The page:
Obama: Religious Employers Must Pay for Pill
Faith-based employers are outraged that they will be required to pay for birth control.
Religious groups are livid with the Obama administration since it announced Friday that faith-based employers must provide free birth control for workers. The development came about because a stipulation in the new health care law calls for insurance plans to cover preventive care, including contraception, at no cost to employees. While institutions that function mainly as houses of worship — churches, mosques and temples — won’t be required to cover birth control, faith-based schools, non-profits and hospitals would be. The shift comes as a blow to the Catholic Health Association (CHA), which includes about 600 hospitals.
“This indicates the need for an effective national conversation on the appropriate conscience protections in our pluralistic society, which has always respected the role of religions,” stated CHA president Sister Carol Keehan.
Although certain states already make faith-based employers cover contraception for employees and no such employer would be mandated to cover abortions for employees, expect the Republican presidential candidates to argue that the new requirement shows President Barack Obama’s disregard for Christian values. After all, since he’s taken office, Obama has been characterized as everything from an anti-American Muslim to the anti-christ. Obama has stated repeatedly that he’s a Christian, but his rivals have conveniently overlooked this.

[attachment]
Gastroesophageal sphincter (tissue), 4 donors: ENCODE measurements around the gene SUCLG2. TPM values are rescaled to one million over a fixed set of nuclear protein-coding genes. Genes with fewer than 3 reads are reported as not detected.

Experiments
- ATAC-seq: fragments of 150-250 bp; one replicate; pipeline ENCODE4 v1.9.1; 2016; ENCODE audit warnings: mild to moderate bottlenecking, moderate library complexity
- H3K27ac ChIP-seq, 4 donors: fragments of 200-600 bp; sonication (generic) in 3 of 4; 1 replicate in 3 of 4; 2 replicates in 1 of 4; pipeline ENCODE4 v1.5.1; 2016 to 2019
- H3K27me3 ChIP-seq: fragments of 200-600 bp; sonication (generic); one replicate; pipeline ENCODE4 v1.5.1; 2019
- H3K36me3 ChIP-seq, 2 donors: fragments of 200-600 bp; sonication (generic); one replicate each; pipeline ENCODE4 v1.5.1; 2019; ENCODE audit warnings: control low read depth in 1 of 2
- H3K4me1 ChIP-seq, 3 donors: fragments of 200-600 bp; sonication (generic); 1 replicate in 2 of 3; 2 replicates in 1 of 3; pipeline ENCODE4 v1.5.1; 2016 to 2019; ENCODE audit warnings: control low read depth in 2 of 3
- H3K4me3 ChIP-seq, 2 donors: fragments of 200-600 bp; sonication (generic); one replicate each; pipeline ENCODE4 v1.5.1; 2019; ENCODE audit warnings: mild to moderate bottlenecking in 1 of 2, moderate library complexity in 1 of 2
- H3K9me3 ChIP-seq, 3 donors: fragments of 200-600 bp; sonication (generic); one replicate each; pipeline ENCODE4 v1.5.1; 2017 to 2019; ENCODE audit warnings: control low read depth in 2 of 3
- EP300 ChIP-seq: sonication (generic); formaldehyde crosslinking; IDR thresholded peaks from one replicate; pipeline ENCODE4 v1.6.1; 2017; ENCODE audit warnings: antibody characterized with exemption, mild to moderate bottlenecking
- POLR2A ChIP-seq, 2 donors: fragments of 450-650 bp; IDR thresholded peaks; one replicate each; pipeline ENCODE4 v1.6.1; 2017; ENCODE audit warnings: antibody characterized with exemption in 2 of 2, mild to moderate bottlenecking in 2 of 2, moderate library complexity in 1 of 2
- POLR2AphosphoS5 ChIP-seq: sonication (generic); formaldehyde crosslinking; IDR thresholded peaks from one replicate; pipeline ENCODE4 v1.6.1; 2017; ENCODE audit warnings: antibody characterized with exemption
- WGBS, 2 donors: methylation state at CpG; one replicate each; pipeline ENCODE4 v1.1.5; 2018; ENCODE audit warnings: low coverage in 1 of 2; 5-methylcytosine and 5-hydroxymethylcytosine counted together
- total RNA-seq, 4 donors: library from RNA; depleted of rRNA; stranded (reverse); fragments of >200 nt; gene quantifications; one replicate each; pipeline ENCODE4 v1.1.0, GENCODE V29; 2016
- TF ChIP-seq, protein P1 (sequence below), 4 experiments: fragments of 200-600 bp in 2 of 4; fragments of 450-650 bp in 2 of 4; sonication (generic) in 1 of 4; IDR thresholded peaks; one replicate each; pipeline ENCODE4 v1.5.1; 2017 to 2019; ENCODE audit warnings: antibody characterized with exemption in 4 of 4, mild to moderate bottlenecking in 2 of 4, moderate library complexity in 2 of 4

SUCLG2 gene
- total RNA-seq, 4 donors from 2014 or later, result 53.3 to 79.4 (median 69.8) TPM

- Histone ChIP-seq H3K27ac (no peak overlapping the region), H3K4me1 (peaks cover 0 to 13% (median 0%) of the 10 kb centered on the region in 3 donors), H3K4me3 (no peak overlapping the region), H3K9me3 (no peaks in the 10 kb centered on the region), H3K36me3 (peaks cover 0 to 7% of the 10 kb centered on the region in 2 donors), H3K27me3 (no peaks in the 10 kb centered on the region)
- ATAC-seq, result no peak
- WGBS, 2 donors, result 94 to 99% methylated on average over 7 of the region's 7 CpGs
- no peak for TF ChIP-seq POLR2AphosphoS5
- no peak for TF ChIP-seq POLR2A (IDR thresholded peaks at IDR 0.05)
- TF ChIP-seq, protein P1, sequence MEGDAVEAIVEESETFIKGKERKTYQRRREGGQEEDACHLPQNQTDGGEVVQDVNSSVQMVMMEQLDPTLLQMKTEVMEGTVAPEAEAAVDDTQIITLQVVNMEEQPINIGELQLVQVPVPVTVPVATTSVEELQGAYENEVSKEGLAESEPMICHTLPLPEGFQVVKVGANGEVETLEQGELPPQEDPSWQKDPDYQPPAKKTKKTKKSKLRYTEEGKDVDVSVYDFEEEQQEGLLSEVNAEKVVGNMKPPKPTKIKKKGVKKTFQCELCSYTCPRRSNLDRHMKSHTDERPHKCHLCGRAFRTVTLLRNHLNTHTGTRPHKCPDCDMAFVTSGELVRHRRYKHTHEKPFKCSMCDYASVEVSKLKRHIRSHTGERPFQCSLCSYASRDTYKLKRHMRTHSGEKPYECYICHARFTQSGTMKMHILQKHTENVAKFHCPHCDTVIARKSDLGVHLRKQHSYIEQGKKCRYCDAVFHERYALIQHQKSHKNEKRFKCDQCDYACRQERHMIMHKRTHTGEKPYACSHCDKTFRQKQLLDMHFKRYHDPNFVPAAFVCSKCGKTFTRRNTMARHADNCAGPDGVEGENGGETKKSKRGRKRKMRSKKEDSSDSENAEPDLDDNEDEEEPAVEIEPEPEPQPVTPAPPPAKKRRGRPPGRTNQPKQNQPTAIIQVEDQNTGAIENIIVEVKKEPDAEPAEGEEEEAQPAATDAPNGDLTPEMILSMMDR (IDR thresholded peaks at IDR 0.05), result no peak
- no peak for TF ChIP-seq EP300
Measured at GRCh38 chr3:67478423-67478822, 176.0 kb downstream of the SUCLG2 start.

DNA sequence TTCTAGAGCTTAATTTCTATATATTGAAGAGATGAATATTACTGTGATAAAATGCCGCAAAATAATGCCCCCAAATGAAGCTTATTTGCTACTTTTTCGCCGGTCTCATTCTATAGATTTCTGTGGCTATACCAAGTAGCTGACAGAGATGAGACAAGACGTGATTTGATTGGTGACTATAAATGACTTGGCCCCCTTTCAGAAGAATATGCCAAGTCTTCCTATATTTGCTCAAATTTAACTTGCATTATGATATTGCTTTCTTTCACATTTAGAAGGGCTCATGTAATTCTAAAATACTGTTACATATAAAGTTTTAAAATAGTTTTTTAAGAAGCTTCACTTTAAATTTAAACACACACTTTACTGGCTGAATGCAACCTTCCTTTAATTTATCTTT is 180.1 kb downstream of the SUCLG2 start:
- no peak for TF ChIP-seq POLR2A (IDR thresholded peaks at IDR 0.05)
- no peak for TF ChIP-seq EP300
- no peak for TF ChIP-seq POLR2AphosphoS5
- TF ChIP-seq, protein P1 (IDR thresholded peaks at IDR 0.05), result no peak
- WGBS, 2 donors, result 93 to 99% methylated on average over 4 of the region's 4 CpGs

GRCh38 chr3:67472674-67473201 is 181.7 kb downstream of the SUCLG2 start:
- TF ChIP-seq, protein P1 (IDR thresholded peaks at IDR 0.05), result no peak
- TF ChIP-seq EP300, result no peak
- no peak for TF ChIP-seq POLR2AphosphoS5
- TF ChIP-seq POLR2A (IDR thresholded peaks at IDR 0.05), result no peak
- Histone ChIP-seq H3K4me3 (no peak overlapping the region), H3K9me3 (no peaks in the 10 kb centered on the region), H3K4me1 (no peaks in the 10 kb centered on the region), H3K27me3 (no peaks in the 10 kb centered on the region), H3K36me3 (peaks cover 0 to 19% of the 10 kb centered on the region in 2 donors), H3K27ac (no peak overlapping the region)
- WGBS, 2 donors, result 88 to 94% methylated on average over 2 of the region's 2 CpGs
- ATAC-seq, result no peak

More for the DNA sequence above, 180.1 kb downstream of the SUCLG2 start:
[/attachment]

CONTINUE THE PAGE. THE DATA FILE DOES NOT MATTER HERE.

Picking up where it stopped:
The thing is, faith-based employers staff up anywhere from one to two million American workers. While many of these employees are people of faith, they likely use some form of birth control. The Guttmacher Institute estimates that 99 percent of U.S. women in their reproductive years have used contraception at some point. To boot, 70 percent of sexually active women in their reproductive years seek to avoid becoming pregnant.
Because faith-based employers will have an entire year to adjust to the new regulation, Health and Human Services Secretary Kathleen Sebelius views the new development as a compromise.
“I believe this proposal strikes the appropriate balance between respecting religious freedom and increasing access to important preventive services,” she stated.
Still, religious groups are expected to put up a fight to reverse the new regulation. And if it’s not reversed? Some faith-based employers may choose not to provide any health coverage at all for workers. Of course, that would place an undue burden on their employees and result in fines from the federal government, as the new healthcare law stipulates. But that’s a risk religious employers are prepared to take.